Some would argue that, during my 13 years at Sports Illustrated, I had a real job with a real media outlet. Then, in '07, I was fortunate enough to leave SI for an even cooler job with a media outlet that will soon be dominating EVERYONE. It's a Y! Sports world, Bubs). Get used to it.
Give it a break already. Was the draft that bad that there is no other news? We need to get this patsy journalistic crap out of here. Report about football players! This thin-skinned liberal garbage that we are reading about is more offensive to most of us than Ireland asking if someone's junky mother was a prostitute. Move on and and leave this garbage for Oprah and Dr. Phil.
Vero Beach, Fla.
Oh, come here, you thin-skinned right-wing rabble-rouser, and give Daddy a big hug. Feel better? Yeah, so do I.
If people are no longer able to ask questions that might hurt some poor little future millionaire's feelings, what other doors does that open up? It certainly is disrespectful to force these honorable athletes to submit to drug testing! They would never, ever do steroids, how could you dare to ask!? If I am going to pay you money for anything, I have the right and freedom to ask you any question I wish. If you do not like the questions, you do have the freedom of turning down my money and refusing to run around on a little green square grabbing other men in spandex.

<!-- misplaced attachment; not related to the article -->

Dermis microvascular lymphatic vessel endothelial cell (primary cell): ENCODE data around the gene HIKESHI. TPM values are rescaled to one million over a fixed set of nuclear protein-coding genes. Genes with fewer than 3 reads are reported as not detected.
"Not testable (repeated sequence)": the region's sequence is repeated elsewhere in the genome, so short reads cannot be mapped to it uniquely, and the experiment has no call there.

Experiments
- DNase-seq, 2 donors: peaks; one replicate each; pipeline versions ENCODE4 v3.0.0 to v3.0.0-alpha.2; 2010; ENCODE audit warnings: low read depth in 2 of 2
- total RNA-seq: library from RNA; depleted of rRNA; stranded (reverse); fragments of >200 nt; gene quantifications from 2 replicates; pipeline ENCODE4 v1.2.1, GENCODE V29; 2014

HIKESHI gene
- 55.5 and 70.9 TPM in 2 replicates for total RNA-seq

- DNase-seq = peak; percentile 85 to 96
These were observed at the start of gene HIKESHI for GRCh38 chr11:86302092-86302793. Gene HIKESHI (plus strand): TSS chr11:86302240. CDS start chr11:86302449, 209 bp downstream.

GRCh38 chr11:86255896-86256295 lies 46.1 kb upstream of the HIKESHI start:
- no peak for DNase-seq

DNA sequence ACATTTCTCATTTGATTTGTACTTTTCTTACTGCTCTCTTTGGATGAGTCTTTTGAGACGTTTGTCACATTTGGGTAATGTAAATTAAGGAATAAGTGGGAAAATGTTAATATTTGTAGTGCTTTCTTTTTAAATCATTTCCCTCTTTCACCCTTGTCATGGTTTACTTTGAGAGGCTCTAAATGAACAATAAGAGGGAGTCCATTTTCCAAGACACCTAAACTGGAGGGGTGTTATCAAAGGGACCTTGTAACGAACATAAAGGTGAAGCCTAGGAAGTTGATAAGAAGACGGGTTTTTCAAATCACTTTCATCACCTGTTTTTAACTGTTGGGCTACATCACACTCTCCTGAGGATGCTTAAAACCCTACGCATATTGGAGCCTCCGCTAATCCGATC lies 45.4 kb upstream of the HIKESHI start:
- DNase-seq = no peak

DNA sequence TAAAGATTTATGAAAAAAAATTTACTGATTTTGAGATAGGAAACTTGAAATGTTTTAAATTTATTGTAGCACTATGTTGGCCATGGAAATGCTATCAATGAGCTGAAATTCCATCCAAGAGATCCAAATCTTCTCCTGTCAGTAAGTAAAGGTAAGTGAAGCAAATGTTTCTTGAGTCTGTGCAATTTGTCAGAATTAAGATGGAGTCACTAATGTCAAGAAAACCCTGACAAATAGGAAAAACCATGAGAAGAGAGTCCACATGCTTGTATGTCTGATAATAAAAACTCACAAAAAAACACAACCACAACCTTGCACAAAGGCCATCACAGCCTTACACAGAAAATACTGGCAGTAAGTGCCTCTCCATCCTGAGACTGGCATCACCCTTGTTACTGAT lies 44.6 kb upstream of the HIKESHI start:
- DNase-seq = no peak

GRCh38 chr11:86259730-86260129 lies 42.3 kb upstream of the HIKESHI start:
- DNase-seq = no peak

That's a really good argument – except that it's fallacious. For example, according to federal employment law (and many state employment statutes as well), you can't ask me, say, how old I am, or whether I'd like to kiss you, or (Toby Gerhart-style) if I feel entitled because I'm a white running back. And if you think the fact that I've accepted your money enables you to degrade me in any way you see fit, and I accept that premise, perhaps I'm the prostitute.
Michael, I find it interesting that most people who support Ireland's line of questioning use the excuse of the amount of money involved in paying draft picks. This shows the underlying reason for the whole episode is the fact that a majority of humans base their morality on money and not on whether the behavior is appropriate or not. People should be treated as human beings whether they are employed as dishwashers or wide receivers (and there shouldn't be such a discrepancy in pay).
Bowling Green, Ohio
Interestingly, the guy who asked about your mom is named after the Filipino word for circumcise (Toli).
Thank you, language gods. I love it when that happens.